Your browser may block some cookies by default. By clicking, you agree to allow our advertising partners to place their cookies and serve you more relevant ads. Visit our privacy policy page to view our privacy policy or opt-out.
BidenGuac-1509687274413-1509687278789.jpg
Source: Marc Nozel/Flickr

Joe Biden Decries Trump As A 'Charlatan' During Speech, And We're Screaming Inside

By Dennis Matthew Livesey

Former Vice President Joe Biden is something of an enigma. After deciding not run in 2016, Biden still chose to remain a public face of the Democratic party. Today Biden walks like a candidate, talks like a candidate, and rumors abound about his potential as a candidate in 2020.

Recent news may shed some light on why Biden bowed out in 2016.

Donna Brazile, former interim chair of the Democratic National Committee, revealed earlier this week that Hillary Clinton had taken de facto leadership of the DNC a year before her official nomination, effectively eliminating all competition. Whether or not Biden still has political aspirations is yet to be seen, but he remains an important voice for the Democratic party, which is still recovering from the 2016 election. While many still wonder what's next for Biden, he seems to be focused on what's next for the country, especially under the leadership of President Donald Trump.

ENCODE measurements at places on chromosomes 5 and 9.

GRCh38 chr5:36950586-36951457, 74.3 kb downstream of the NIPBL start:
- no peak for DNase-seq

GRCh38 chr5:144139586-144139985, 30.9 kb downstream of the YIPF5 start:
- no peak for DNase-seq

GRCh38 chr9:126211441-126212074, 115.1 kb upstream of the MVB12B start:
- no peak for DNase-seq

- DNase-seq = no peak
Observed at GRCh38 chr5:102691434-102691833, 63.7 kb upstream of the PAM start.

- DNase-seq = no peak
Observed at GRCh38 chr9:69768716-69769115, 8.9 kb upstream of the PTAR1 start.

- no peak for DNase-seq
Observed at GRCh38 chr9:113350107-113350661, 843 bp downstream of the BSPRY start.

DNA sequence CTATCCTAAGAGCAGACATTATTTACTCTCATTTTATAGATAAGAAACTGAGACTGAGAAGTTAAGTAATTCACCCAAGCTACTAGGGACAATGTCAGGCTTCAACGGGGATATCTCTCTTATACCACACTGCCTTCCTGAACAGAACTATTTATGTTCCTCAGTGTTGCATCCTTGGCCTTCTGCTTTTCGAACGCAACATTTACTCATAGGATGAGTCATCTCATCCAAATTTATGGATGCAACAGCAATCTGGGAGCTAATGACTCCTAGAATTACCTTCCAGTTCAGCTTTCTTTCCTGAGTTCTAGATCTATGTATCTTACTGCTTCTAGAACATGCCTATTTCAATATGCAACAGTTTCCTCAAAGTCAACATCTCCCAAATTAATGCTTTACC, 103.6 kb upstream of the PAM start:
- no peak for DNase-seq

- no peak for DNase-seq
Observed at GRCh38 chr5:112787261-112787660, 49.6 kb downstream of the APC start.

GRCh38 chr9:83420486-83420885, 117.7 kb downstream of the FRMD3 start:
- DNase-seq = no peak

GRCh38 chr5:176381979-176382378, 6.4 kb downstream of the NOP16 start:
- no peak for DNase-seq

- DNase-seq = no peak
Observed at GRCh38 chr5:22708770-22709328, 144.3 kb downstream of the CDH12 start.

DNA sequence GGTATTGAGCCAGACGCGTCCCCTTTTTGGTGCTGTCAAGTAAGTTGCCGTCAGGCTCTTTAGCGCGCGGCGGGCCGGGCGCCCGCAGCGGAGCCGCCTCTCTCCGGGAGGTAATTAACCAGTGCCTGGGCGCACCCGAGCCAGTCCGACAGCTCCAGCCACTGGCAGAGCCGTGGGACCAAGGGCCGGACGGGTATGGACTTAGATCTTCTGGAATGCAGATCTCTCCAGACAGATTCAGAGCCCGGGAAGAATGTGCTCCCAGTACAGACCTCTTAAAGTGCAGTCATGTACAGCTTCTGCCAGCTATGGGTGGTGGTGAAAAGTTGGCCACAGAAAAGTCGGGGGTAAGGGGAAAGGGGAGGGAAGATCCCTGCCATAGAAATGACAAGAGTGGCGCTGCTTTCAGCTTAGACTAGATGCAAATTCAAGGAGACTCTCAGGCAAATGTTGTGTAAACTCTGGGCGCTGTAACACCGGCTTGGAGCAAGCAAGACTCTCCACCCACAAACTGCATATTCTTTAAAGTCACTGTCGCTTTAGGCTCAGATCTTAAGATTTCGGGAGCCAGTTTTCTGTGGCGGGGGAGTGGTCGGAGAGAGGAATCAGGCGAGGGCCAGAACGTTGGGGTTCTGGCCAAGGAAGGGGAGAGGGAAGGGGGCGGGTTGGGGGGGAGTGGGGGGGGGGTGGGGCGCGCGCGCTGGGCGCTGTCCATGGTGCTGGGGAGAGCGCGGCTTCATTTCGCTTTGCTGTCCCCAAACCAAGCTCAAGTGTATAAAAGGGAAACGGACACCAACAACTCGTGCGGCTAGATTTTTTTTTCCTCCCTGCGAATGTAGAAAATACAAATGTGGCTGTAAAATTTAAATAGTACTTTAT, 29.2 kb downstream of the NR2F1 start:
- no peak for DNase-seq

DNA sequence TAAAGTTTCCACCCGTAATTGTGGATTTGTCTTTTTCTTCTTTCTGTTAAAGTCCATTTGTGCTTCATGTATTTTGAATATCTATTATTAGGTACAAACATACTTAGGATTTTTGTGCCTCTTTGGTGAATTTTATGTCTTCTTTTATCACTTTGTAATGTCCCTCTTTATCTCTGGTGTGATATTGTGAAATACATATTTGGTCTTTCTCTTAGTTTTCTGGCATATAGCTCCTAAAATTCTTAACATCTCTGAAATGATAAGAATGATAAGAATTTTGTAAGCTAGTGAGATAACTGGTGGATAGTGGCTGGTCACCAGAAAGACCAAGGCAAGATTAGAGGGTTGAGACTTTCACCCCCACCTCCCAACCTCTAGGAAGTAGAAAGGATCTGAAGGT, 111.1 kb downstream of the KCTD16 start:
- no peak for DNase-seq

In a speech to the Chicago Council on Global Affairs this week, Biden said:

Today I worry we’re walking down a very dark path, [a] path that isolates the United States on the world stage, endangers the American people and, with other international events taking place that are tearing at the fabric of a liberal world order, it’s even more dangerous.
There’s a lot of people out there scared to death with good reason. They come from my old neighborhood. They’re not stupid. They have real fears.
These people aren’t prejudiced. They’re realistic. And then they become the targets for charlatans. Look what happens. Like most charlatans throughout time, you see them aggrandize themselves and consolidate their power by blaming the ‘other.’